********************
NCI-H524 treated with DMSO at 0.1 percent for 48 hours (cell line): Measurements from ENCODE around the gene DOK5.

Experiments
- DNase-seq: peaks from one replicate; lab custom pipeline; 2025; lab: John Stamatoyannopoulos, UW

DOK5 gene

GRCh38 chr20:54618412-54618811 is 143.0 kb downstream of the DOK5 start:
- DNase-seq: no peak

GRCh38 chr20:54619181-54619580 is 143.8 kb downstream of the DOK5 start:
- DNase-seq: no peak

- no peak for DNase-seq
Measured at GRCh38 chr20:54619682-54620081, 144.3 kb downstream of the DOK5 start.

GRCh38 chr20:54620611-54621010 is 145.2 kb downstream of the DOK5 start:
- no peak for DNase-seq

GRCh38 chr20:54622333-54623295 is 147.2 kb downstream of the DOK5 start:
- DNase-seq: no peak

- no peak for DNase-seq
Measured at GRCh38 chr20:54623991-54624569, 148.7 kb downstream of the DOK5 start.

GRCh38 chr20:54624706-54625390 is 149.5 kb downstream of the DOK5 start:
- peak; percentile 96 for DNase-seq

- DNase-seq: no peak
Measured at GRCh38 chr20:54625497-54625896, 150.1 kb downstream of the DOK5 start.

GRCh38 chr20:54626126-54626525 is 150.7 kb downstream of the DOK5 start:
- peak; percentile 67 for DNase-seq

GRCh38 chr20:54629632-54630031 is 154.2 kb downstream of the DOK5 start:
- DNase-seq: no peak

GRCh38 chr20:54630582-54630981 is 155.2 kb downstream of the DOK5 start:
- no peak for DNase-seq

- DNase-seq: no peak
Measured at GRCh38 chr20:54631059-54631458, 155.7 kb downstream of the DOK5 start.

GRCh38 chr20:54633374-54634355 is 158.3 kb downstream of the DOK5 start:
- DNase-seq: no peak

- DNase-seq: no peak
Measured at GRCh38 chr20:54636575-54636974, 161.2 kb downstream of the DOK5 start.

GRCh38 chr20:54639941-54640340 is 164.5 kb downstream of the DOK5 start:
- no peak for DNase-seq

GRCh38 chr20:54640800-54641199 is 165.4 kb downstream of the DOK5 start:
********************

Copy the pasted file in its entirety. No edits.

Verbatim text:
NCI-H524 treated with DMSO at 0.1 percent for 48 hours (cell line): Measurements from ENCODE around the gene DOK5.

Experiments
- DNase-seq: peaks from one replicate; lab custom pipeline; 2025; lab: John Stamatoyannopoulos, UW

DOK5 gene

GRCh38 chr20:54618412-54618811 is 143.0 kb downstream of the DOK5 start:
- DNase-seq: no peak

GRCh38 chr20:54619181-54619580 is 143.8 kb downstream of the DOK5 start:
- DNase-seq: no peak

- no peak for DNase-seq
Measured at GRCh38 chr20:54619682-54620081, 144.3 kb downstream of the DOK5 start.

GRCh38 chr20:54620611-54621010 is 145.2 kb downstream of the DOK5 start:
- no peak for DNase-seq

GRCh38 chr20:54622333-54623295 is 147.2 kb downstream of the DOK5 start:
- DNase-seq: no peak

- no peak for DNase-seq
Measured at GRCh38 chr20:54623991-54624569, 148.7 kb downstream of the DOK5 start.

GRCh38 chr20:54624706-54625390 is 149.5 kb downstream of the DOK5 start:
- peak; percentile 96 for DNase-seq

- DNase-seq: no peak
Measured at GRCh38 chr20:54625497-54625896, 150.1 kb downstream of the DOK5 start.

GRCh38 chr20:54626126-54626525 is 150.7 kb downstream of the DOK5 start:
- peak; percentile 67 for DNase-seq

GRCh38 chr20:54629632-54630031 is 154.2 kb downstream of the DOK5 start:
- DNase-seq: no peak

GRCh38 chr20:54630582-54630981 is 155.2 kb downstream of the DOK5 start:
- no peak for DNase-seq

- DNase-seq: no peak
Measured at GRCh38 chr20:54631059-54631458, 155.7 kb downstream of the DOK5 start.

GRCh38 chr20:54633374-54634355 is 158.3 kb downstream of the DOK5 start:
- DNase-seq: no peak

- DNase-seq: no peak
Measured at GRCh38 chr20:54636575-54636974, 161.2 kb downstream of the DOK5 start.

GRCh38 chr20:54639941-54640340 is 164.5 kb downstream of the DOK5 start:
- no peak for DNase-seq

GRCh38 chr20:54640800-54641199 is 165.4 kb downstream of the DOK5 start: